• GDP will experience robust growth, far beyond the pre-pandemic period. RSM forecasts 4.2 percent growth next year, and 2.5 percent in 2023. In contrast, the average GDP growth rate from 1945 to present was 1.8 percent.
  • Inflation will continue to recede and likely drop to 2.9 percent by the end of 2022.
  • Employment growth is solid. Wages are rising for the bottom two quintiles of earners who have been left out of any type of wage gain for the last 30 years.
  • There will be a business awakening as capital expenditures catch up to where they were expected to be prior to the pandemic.
  • Infrastructure investment is closing the urban vs. rural divide, which was mending prior to the pandemic, but now, even more so. Capital expenditures will provide the needed services businesses need to open, expand and relocate to new areas.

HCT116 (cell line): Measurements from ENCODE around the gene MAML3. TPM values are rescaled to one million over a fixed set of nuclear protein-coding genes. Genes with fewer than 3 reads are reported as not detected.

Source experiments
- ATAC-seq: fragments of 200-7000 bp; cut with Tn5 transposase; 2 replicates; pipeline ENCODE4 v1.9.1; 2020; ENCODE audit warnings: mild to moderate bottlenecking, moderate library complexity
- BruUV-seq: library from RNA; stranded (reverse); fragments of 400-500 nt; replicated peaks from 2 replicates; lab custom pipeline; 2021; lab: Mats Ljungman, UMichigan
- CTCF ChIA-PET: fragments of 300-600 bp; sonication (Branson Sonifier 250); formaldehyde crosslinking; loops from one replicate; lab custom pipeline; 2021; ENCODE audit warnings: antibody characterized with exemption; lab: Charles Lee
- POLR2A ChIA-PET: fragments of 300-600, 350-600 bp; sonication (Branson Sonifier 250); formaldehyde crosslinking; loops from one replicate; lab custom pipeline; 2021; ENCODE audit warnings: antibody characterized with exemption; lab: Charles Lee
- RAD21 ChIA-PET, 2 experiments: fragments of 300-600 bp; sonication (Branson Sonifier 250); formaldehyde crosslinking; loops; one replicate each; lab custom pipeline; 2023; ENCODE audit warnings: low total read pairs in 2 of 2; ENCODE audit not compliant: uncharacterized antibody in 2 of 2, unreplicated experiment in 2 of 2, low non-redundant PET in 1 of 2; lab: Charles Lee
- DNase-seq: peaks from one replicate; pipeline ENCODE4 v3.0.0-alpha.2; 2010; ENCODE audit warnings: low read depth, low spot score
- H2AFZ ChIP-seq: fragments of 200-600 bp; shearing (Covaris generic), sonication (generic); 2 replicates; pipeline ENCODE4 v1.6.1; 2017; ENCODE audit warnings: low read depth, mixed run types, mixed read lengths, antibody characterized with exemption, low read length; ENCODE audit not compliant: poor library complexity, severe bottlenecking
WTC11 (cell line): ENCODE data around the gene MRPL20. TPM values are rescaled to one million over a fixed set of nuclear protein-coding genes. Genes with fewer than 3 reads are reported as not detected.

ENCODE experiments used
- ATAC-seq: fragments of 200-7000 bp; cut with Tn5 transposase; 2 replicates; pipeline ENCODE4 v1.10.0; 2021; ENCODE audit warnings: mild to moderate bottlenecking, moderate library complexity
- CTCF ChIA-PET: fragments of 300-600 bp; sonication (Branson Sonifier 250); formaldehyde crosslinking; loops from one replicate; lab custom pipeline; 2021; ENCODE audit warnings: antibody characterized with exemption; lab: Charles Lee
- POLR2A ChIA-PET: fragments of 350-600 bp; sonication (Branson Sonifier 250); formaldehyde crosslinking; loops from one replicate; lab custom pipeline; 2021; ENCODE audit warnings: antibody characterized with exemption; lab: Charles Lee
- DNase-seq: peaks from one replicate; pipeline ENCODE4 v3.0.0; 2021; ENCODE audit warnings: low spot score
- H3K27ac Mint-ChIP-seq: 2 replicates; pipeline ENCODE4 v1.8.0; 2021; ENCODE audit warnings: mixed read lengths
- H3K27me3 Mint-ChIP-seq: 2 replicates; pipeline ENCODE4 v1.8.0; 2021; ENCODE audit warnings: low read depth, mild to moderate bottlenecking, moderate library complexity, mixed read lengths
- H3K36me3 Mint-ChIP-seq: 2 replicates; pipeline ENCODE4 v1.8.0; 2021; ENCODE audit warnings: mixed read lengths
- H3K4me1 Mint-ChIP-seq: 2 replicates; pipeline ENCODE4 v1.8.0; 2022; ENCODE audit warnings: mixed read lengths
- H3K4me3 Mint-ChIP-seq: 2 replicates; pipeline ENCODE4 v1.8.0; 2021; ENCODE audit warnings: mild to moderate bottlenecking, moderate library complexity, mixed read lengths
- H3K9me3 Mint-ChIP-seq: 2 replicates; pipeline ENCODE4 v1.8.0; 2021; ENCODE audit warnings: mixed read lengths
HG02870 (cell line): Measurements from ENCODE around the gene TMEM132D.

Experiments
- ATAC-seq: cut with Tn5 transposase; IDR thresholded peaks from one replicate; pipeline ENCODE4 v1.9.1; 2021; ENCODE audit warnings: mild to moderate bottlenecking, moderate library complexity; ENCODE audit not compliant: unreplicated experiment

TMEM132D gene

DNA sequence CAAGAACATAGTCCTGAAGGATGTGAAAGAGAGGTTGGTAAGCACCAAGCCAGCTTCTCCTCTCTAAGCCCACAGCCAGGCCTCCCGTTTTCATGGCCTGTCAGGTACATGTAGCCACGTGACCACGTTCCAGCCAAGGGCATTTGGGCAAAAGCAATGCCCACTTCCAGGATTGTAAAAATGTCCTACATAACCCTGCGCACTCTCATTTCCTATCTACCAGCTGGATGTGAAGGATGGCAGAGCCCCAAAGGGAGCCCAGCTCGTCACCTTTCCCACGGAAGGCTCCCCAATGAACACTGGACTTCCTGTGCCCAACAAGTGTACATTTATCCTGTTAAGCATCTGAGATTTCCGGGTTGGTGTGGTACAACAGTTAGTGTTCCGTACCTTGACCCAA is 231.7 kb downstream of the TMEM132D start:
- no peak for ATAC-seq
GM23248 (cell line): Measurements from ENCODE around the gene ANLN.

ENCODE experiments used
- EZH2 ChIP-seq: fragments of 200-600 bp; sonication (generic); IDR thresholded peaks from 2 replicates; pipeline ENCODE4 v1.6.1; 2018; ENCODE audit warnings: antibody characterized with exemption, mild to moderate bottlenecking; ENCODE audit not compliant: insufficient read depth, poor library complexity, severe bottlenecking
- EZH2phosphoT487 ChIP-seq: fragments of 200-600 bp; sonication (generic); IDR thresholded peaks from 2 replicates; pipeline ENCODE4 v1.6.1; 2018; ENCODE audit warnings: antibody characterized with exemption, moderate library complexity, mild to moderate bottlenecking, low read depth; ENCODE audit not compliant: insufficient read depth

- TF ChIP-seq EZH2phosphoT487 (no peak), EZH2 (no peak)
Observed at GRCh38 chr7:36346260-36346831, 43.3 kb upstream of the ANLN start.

• A transformation is taking place in business and industry, fueled by the lower cost of automation and robotics, which will eliminate many jobs. The federal government must make this a policy consideration and put tools in place.

America’s unemployment rate tumbled last month to its lowest point since the pandemic struck, even as employers appeared to slow their hiring — a mixed picture that pointed to a resilient economy that’s putting more people to work.

The government reported recently that businesses and other employers added just 210,000 jobs in November, the weakest monthly gain in nearly a year, and less than half of October’s increase of 546,000.

But other data from the Labor Department’s report painted a brighter picture. The unemployment rate plummeted from 4.6% to 4.2% as 1.1 million Americans said they found jobs last month.